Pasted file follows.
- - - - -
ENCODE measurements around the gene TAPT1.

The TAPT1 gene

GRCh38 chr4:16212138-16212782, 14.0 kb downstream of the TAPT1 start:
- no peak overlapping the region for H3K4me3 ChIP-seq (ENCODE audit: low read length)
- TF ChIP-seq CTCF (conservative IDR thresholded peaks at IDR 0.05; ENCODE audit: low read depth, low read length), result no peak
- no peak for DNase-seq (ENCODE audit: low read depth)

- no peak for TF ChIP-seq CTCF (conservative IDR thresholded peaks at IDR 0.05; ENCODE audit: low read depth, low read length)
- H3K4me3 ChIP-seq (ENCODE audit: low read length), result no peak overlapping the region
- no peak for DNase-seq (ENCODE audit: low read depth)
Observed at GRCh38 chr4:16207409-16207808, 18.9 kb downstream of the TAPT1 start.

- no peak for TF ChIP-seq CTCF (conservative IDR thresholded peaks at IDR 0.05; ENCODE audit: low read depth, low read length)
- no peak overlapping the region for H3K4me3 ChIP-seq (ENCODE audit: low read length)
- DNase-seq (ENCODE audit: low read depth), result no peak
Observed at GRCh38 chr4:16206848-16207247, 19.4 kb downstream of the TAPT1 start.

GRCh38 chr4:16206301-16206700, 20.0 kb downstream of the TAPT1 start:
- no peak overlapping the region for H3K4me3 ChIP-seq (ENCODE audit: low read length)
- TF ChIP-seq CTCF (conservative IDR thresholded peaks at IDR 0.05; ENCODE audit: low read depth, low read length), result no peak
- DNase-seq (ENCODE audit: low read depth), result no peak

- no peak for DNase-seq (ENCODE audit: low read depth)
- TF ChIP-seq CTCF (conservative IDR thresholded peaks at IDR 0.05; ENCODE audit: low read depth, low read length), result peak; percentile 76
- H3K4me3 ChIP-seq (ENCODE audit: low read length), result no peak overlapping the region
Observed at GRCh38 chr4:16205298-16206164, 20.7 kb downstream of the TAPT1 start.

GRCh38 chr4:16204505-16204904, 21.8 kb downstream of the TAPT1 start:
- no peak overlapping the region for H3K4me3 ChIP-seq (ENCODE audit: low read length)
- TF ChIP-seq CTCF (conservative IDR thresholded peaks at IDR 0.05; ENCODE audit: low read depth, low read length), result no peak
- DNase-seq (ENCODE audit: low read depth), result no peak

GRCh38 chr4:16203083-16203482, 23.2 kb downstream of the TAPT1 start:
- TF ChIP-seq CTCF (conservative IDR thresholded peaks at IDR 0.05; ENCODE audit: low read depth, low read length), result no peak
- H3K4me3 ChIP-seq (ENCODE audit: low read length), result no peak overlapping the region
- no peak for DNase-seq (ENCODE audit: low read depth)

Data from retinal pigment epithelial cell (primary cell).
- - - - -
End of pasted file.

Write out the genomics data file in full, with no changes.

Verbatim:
ENCODE measurements around the gene TAPT1.

The TAPT1 gene

GRCh38 chr4:16212138-16212782, 14.0 kb downstream of the TAPT1 start:
- no peak overlapping the region for H3K4me3 ChIP-seq (ENCODE audit: low read length)
- TF ChIP-seq CTCF (conservative IDR thresholded peaks at IDR 0.05; ENCODE audit: low read depth, low read length), result no peak
- no peak for DNase-seq (ENCODE audit: low read depth)

- no peak for TF ChIP-seq CTCF (conservative IDR thresholded peaks at IDR 0.05; ENCODE audit: low read depth, low read length)
- H3K4me3 ChIP-seq (ENCODE audit: low read length), result no peak overlapping the region
- no peak for DNase-seq (ENCODE audit: low read depth)
Observed at GRCh38 chr4:16207409-16207808, 18.9 kb downstream of the TAPT1 start.

- no peak for TF ChIP-seq CTCF (conservative IDR thresholded peaks at IDR 0.05; ENCODE audit: low read depth, low read length)
- no peak overlapping the region for H3K4me3 ChIP-seq (ENCODE audit: low read length)
- DNase-seq (ENCODE audit: low read depth), result no peak
Observed at GRCh38 chr4:16206848-16207247, 19.4 kb downstream of the TAPT1 start.

GRCh38 chr4:16206301-16206700, 20.0 kb downstream of the TAPT1 start:
- no peak overlapping the region for H3K4me3 ChIP-seq (ENCODE audit: low read length)
- TF ChIP-seq CTCF (conservative IDR thresholded peaks at IDR 0.05; ENCODE audit: low read depth, low read length), result no peak
- DNase-seq (ENCODE audit: low read depth), result no peak

- no peak for DNase-seq (ENCODE audit: low read depth)
- TF ChIP-seq CTCF (conservative IDR thresholded peaks at IDR 0.05; ENCODE audit: low read depth, low read length), result peak; percentile 76
- H3K4me3 ChIP-seq (ENCODE audit: low read length), result no peak overlapping the region
Observed at GRCh38 chr4:16205298-16206164, 20.7 kb downstream of the TAPT1 start.

GRCh38 chr4:16204505-16204904, 21.8 kb downstream of the TAPT1 start:
- no peak overlapping the region for H3K4me3 ChIP-seq (ENCODE audit: low read length)
- TF ChIP-seq CTCF (conservative IDR thresholded peaks at IDR 0.05; ENCODE audit: low read depth, low read length), result no peak
- DNase-seq (ENCODE audit: low read depth), result no peak

GRCh38 chr4:16203083-16203482, 23.2 kb downstream of the TAPT1 start:
- TF ChIP-seq CTCF (conservative IDR thresholded peaks at IDR 0.05; ENCODE audit: low read depth, low read length), result no peak
- H3K4me3 ChIP-seq (ENCODE audit: low read length), result no peak overlapping the region
- no peak for DNase-seq (ENCODE audit: low read depth)

Data from retinal pigment epithelial cell (primary cell).